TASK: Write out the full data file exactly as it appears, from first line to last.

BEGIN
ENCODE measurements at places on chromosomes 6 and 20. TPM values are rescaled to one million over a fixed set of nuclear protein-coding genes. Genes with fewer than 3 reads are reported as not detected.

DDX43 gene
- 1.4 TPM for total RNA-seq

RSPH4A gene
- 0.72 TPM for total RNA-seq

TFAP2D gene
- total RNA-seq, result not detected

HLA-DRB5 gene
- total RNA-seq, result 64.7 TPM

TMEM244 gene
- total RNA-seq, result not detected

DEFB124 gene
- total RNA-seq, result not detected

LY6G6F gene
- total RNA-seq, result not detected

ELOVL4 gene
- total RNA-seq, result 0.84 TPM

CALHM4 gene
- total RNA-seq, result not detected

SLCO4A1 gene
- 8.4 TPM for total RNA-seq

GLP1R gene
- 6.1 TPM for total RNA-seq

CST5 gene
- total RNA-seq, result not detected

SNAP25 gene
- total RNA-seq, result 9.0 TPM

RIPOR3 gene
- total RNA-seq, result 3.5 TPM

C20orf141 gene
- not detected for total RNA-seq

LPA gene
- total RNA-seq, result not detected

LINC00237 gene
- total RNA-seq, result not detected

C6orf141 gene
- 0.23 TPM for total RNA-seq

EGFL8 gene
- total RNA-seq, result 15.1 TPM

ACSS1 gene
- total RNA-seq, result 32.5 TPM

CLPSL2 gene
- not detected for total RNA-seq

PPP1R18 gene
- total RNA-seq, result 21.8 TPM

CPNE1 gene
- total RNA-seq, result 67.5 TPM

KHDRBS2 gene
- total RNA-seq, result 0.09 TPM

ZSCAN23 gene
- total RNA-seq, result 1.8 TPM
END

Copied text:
ENCODE measurements at places on chromosomes 6 and 20. TPM values are rescaled to one million over a fixed set of nuclear protein-coding genes. Genes with fewer than 3 reads are reported as not detected.

DDX43 gene
- 1.4 TPM for total RNA-seq

RSPH4A gene
- 0.72 TPM for total RNA-seq

TFAP2D gene
- total RNA-seq, result not detected

HLA-DRB5 gene
- total RNA-seq, result 64.7 TPM

TMEM244 gene
- total RNA-seq, result not detected

DEFB124 gene
- total RNA-seq, result not detected

LY6G6F gene
- total RNA-seq, result not detected

ELOVL4 gene
- total RNA-seq, result 0.84 TPM

CALHM4 gene
- total RNA-seq, result not detected

SLCO4A1 gene
- 8.4 TPM for total RNA-seq

GLP1R gene
- 6.1 TPM for total RNA-seq

CST5 gene
- total RNA-seq, result not detected

SNAP25 gene
- total RNA-seq, result 9.0 TPM

RIPOR3 gene
- total RNA-seq, result 3.5 TPM

C20orf141 gene
- not detected for total RNA-seq

LPA gene
- total RNA-seq, result not detected

LINC00237 gene
- total RNA-seq, result not detected

C6orf141 gene
- 0.23 TPM for total RNA-seq

EGFL8 gene
- total RNA-seq, result 15.1 TPM

ACSS1 gene
- total RNA-seq, result 32.5 TPM

CLPSL2 gene
- not detected for total RNA-seq

PPP1R18 gene
- total RNA-seq, result 21.8 TPM

CPNE1 gene
- total RNA-seq, result 67.5 TPM

KHDRBS2 gene
- total RNA-seq, result 0.09 TPM

ZSCAN23 gene
- total RNA-seq, result 1.8 TPM